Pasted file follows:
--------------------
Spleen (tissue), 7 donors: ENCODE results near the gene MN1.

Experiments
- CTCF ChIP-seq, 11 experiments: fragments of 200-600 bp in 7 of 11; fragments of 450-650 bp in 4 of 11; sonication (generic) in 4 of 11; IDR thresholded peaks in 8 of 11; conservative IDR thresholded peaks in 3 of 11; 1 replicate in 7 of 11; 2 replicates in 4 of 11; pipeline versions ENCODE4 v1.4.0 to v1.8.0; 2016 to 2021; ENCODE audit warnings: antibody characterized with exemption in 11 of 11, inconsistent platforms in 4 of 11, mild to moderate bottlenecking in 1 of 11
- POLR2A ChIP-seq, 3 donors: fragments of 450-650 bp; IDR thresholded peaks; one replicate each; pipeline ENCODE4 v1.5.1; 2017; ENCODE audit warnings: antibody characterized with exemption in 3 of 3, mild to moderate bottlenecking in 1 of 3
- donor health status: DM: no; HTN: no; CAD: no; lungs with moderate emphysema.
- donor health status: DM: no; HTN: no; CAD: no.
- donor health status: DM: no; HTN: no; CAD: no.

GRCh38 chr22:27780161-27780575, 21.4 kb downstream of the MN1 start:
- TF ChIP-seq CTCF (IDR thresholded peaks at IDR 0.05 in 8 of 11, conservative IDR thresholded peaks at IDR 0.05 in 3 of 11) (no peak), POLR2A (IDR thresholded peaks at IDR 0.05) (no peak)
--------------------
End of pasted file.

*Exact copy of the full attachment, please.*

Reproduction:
Spleen (tissue), 7 donors: ENCODE results near the gene MN1.

Experiments
- CTCF ChIP-seq, 11 experiments: fragments of 200-600 bp in 7 of 11; fragments of 450-650 bp in 4 of 11; sonication (generic) in 4 of 11; IDR thresholded peaks in 8 of 11; conservative IDR thresholded peaks in 3 of 11; 1 replicate in 7 of 11; 2 replicates in 4 of 11; pipeline versions ENCODE4 v1.4.0 to v1.8.0; 2016 to 2021; ENCODE audit warnings: antibody characterized with exemption in 11 of 11, inconsistent platforms in 4 of 11, mild to moderate bottlenecking in 1 of 11
- POLR2A ChIP-seq, 3 donors: fragments of 450-650 bp; IDR thresholded peaks; one replicate each; pipeline ENCODE4 v1.5.1; 2017; ENCODE audit warnings: antibody characterized with exemption in 3 of 3, mild to moderate bottlenecking in 1 of 3
- donor health status: DM: no; HTN: no; CAD: no; lungs with moderate emphysema.
- donor health status: DM: no; HTN: no; CAD: no.
- donor health status: DM: no; HTN: no; CAD: no.

GRCh38 chr22:27780161-27780575, 21.4 kb downstream of the MN1 start:
- TF ChIP-seq CTCF (IDR thresholded peaks at IDR 0.05 in 8 of 11, conservative IDR thresholded peaks at IDR 0.05 in 3 of 11) (no peak), POLR2A (IDR thresholded peaks at IDR 0.05) (no peak)